Sunday, 13 December 2009
32. Take Me Out, Franz Ferdinand (2004)
This is the taste of bourbon, gold spilling out of a bottle, swirling around glasses, tickling our tongues. A dark, dusty living room, old sofas, crinkled corners, a television blinking at us through the fog of the night. That strange, lovely spring, the two of us staying up until it was light, talking and laughing and kissing and drinking, MTV2 oblivious to our new lives. This song was its theme tune. This video, all angles, colours and shapes, its reason for being.
I still have my thin-cased, promotional copy of Franz Ferdinand's first album. Even when most of my CDs sit glowering at me now, asking me why I never pull them out of their shelves and unsleeve them – their digital cousins being my usual companions – this one sits there smugly, knowing it is still loved, knowing it is still played. Take Me Out is the reason why. Its first chord like a clarion call, spurring me into action, reminding me why music was there, reminding me what it could do. The repeated bass notes straight after it, like the thuds of a drum, a soldier marching his troops into war. The deceptively slow pace of the song at its start, its stately, slow build-up, its military might. The arrival of the crosshair, the boy who is "just a shot away from you", the brilliant double meanings that give this song its power. "I know I won't be leaving here with you" – a phrase just at home at the nightclub as it would be on the battlefield; "I say, take me out" – the idea of submission, surrender; by his fire, in his arms.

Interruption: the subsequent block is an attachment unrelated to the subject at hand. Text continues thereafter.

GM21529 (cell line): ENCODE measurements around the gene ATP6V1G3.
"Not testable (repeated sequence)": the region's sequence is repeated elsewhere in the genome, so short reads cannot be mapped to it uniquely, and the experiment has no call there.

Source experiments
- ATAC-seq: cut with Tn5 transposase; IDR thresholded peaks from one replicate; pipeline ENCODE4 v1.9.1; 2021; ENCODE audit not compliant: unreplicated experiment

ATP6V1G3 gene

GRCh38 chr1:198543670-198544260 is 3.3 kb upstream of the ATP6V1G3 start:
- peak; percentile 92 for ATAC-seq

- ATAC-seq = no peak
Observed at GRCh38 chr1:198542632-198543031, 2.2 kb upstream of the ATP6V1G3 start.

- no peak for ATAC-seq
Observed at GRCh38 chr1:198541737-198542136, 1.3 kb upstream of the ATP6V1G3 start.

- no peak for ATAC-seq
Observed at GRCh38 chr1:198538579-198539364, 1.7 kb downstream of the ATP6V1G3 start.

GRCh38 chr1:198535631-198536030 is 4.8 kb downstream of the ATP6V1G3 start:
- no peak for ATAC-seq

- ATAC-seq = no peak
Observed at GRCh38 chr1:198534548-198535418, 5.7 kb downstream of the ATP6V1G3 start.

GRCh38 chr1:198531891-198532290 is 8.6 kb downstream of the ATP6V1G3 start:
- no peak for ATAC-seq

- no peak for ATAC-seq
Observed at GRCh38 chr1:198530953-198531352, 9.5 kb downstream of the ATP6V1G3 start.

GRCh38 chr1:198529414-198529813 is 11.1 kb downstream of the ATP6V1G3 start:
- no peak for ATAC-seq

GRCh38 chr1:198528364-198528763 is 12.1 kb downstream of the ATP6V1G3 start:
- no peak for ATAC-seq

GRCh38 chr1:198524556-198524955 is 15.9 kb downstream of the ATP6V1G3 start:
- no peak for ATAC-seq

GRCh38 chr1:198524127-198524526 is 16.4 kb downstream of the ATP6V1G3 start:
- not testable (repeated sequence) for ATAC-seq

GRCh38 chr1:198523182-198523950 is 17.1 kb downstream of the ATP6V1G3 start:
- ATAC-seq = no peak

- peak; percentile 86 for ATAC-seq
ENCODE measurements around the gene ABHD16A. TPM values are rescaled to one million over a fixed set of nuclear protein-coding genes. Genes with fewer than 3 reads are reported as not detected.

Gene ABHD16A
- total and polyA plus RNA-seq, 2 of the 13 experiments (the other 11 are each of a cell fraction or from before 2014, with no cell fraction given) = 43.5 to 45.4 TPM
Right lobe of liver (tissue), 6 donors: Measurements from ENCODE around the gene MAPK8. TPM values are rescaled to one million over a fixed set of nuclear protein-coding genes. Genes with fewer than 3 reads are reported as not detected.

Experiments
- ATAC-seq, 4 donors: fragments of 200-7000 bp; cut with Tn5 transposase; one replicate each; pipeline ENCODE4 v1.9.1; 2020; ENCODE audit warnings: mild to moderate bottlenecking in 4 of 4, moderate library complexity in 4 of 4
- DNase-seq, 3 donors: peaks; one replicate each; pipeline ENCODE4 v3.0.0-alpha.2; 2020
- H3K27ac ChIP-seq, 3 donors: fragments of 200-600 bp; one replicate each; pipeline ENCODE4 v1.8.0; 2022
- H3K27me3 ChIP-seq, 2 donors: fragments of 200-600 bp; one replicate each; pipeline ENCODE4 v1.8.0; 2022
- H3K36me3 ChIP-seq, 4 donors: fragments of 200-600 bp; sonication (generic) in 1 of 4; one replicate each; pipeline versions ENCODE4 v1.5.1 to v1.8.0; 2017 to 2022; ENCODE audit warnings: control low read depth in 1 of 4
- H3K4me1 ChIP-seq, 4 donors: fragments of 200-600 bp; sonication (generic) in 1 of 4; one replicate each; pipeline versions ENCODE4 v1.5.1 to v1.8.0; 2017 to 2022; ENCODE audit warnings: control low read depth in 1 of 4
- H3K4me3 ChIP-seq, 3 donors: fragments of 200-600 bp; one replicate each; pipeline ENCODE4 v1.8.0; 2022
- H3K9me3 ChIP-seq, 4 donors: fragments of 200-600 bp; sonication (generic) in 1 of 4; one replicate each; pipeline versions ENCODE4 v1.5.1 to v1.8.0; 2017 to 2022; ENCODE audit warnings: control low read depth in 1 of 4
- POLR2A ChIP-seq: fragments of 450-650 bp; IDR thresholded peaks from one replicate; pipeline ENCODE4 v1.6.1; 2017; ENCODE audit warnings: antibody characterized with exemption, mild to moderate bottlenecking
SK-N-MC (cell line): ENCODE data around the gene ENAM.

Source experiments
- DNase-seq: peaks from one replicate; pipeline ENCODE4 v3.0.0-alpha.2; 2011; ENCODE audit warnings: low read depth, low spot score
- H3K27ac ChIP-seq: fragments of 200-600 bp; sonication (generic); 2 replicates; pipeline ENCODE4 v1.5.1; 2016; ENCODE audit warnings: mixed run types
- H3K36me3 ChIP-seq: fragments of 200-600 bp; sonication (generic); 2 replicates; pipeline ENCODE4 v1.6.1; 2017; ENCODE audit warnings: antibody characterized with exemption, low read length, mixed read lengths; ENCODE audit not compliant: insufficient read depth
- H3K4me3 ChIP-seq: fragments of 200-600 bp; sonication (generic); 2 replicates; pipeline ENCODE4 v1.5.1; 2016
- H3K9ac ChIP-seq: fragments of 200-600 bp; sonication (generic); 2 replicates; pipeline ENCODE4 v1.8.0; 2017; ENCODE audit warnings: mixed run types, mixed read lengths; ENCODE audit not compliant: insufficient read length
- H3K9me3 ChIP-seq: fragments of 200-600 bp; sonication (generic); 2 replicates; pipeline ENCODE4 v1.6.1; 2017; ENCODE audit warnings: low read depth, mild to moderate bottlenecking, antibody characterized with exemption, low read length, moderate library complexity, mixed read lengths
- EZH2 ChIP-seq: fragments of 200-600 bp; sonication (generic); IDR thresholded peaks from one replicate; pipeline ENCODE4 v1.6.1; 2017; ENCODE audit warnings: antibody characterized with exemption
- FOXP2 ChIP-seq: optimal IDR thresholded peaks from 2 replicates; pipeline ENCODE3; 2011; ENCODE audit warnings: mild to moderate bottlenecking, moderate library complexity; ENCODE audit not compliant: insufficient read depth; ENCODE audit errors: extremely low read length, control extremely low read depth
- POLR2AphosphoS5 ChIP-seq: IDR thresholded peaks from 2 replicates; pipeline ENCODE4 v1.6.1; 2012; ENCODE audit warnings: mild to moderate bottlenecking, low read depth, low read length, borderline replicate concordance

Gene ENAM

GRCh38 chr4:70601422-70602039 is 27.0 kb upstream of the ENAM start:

The song exploding into its second section, and me sitting there with him, far away from anyone we knew. A new couple in hiding, a girl with her head marked, letting these words become her new language. They told me I was lonely, and he was here waiting for me. They also told me if I moved, then this could die.